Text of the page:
International strategic approach will focus on the following key objectives:
• A broader collective understanding of the risks - through our combined risk and intelligence
capability, we will enhance our understanding of the threats from tobacco smuggling, in order to
develop the most appropriate responses.
• The most effective deployment of our resources – through improved intelligence, risk profiling,
tasking and coordination, we will make the most effective use of our people and equipment to detect
and disrupt the supply of illicit tobacco products.
• Increasing the deterrent value of our activity – working collaboratively with other enforcement
agencies at home and abroad, we will increase public awareness of the consequences of the illicit
tobacco trade, and the adverse impact this has on our citizens, communities and the UK economy.
By doing this, we will make it more difficult for smugglers to dispose of illicit tobacco products.
• Improving detection at the border – we will continue to build on our increased capability at the
border following the creation of the UK Border Agency. We will also examine ways to enhance
the effectiveness of our combined resources overseas to identify and tackle threats further up the
illicit supply chain.
• Increasing the impact of our inland enforcement activity – the creation of a nationwide network of
inland excise enforcement teams will see a new focus on tackling the supply of illicit and counterfeit
tobacco in our communities, both in the formal retail sector and through wholly illicit channels.
These teams will work closely with local and regional tobacco control partners.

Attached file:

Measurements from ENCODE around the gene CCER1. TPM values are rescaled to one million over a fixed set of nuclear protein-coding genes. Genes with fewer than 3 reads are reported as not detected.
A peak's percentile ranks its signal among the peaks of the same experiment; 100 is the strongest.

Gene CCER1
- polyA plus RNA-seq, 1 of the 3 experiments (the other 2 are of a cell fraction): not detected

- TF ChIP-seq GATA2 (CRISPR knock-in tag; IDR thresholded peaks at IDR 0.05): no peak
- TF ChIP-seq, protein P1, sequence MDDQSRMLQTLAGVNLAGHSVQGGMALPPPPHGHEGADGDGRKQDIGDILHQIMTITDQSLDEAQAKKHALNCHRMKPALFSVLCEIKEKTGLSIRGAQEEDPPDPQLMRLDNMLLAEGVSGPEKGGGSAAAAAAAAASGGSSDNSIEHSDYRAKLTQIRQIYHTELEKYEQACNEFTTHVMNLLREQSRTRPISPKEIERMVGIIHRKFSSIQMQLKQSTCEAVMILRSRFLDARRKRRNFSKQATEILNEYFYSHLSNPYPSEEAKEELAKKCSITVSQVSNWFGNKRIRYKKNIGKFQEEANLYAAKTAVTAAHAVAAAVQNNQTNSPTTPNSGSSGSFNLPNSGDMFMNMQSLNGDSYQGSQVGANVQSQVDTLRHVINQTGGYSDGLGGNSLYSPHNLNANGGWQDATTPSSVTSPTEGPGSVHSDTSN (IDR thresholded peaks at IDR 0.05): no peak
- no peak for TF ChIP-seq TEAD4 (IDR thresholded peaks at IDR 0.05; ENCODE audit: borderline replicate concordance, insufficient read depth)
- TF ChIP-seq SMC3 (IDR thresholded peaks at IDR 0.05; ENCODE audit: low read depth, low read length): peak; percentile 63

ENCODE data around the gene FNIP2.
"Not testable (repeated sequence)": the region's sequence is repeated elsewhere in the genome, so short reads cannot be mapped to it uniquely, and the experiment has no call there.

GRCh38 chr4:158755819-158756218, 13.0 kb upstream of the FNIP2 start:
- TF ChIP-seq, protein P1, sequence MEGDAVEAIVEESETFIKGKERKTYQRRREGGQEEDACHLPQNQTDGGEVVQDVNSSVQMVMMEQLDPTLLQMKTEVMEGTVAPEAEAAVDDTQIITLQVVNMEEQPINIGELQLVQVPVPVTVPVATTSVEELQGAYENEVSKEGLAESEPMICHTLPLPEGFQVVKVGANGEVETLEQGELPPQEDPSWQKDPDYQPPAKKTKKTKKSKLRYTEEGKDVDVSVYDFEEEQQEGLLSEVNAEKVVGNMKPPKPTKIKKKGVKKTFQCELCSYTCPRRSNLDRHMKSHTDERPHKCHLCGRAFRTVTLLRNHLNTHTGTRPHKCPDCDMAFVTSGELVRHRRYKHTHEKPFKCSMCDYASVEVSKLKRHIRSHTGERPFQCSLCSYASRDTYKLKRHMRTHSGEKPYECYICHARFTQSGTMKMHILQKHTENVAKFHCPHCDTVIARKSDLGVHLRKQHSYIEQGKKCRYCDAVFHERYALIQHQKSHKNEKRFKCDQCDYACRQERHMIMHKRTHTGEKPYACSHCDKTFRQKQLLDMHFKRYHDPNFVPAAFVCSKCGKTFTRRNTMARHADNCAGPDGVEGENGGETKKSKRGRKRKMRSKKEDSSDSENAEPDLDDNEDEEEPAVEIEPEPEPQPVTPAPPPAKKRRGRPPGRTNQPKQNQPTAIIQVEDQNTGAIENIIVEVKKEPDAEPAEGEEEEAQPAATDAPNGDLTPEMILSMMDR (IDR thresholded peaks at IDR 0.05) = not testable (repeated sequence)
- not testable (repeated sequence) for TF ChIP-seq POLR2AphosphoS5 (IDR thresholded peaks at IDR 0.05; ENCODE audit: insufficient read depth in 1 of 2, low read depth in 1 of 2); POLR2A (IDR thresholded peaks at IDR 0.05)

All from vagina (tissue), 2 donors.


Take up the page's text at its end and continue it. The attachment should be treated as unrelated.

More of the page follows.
• Making the most effective use of our combined powers and sanctions – we will aim to make it
increasingly harder to smuggle tobacco products into the UK, so that those who are caught will face
a wider range of penalties and sanctions. We will also continue to modernise customs powers at the
frontier, ensuring that the UKBA has the powers it needs to work in the most effective way.
• Strengthening our international partnerships – recognising that tobacco smuggling is a global
problem, we will continue to work towards global solutions in international fora, including the
Framework Convention on Tobacco Control. We will strengthen operational co-operation with EU
and international partners. We will also seek to deepen political co-operation with source and transit
countries to combat illicit tobacco.
• Strengthening our regional and local partnerships – Police, local government, health and business
stakeholders all have a role to play in tackling the demand for and supply of illicit tobacco. We will
work to strengthen our co-operation with local and regional partners.

Judith Mackay: brandishing a sword for health

In the 25 years that Judith Mackay has been fighting the tobacco industry, she has been described as dogmatic, meddlesome, puritanical and “psychotic human garbage.” Jane Parry finds out the truth

Kenaf tipped to replace tobacco

THE quest for Malaysia’s next golden industrial crop has been endless since the success of oil palm, rubber and to a certain extent cocoa, pepper and tobacco.

Lorillard, Inc. Reports First Quarter 2009 Results